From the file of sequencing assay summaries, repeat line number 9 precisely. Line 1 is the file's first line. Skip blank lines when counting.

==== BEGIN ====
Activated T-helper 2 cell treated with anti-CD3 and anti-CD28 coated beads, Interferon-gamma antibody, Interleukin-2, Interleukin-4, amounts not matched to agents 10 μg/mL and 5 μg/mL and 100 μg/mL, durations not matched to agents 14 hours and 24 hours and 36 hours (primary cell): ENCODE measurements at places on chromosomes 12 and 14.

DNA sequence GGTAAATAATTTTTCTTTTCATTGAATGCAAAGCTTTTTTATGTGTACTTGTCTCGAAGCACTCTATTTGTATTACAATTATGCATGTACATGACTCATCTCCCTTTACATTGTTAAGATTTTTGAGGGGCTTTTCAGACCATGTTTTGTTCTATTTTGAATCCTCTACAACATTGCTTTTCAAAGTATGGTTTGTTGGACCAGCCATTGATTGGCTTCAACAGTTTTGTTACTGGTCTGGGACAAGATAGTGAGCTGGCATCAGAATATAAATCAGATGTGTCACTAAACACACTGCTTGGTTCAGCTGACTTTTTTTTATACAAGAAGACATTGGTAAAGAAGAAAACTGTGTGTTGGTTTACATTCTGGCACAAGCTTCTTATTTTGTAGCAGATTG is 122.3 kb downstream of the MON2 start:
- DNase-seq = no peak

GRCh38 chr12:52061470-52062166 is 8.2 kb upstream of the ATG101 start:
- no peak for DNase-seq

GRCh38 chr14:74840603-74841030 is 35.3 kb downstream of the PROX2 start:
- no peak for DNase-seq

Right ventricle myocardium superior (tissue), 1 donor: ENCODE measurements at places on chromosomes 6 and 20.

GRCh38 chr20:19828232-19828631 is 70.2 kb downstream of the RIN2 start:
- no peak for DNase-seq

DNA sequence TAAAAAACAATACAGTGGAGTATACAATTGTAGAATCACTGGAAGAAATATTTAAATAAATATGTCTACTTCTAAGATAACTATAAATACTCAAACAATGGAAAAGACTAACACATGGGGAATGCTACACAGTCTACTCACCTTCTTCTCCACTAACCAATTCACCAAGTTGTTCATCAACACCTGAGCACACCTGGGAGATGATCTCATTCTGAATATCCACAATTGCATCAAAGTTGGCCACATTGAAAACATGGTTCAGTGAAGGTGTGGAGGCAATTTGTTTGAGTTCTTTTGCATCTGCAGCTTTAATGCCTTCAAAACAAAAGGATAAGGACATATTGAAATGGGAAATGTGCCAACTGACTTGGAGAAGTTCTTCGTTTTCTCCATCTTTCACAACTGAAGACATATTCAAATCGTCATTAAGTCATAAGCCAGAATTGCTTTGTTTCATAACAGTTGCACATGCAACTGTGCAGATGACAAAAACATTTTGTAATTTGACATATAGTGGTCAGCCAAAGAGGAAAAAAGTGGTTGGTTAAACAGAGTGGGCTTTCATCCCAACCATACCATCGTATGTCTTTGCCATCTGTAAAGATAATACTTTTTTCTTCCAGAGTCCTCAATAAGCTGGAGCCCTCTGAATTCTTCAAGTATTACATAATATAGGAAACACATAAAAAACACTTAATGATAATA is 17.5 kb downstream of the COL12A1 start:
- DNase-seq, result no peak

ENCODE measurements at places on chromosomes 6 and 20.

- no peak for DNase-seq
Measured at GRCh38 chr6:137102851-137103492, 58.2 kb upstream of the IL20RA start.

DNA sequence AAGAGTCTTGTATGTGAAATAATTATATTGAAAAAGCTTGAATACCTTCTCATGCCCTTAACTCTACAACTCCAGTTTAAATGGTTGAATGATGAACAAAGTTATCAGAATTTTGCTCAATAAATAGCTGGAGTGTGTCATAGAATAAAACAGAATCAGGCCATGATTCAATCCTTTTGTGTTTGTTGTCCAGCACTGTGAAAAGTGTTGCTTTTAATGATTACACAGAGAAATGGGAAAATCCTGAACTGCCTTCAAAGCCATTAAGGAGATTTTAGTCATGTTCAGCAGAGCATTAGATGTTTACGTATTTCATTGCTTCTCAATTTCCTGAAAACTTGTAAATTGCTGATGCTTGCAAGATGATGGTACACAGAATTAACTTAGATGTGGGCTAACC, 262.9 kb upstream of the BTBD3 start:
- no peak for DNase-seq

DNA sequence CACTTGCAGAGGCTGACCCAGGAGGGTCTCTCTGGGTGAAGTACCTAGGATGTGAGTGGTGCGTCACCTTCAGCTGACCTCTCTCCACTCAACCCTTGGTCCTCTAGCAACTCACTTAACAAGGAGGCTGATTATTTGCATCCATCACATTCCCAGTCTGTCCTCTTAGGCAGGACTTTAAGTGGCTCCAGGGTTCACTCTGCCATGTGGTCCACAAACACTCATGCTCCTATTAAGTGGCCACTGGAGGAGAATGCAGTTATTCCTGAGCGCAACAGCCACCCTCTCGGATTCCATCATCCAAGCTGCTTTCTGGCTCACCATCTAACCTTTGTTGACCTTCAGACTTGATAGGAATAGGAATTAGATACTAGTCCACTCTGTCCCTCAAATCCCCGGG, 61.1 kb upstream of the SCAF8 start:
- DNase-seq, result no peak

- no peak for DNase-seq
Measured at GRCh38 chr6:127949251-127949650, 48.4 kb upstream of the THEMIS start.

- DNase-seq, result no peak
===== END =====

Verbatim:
GRCh38 chr20:19828232-19828631 is 70.2 kb downstream of the RIN2 start: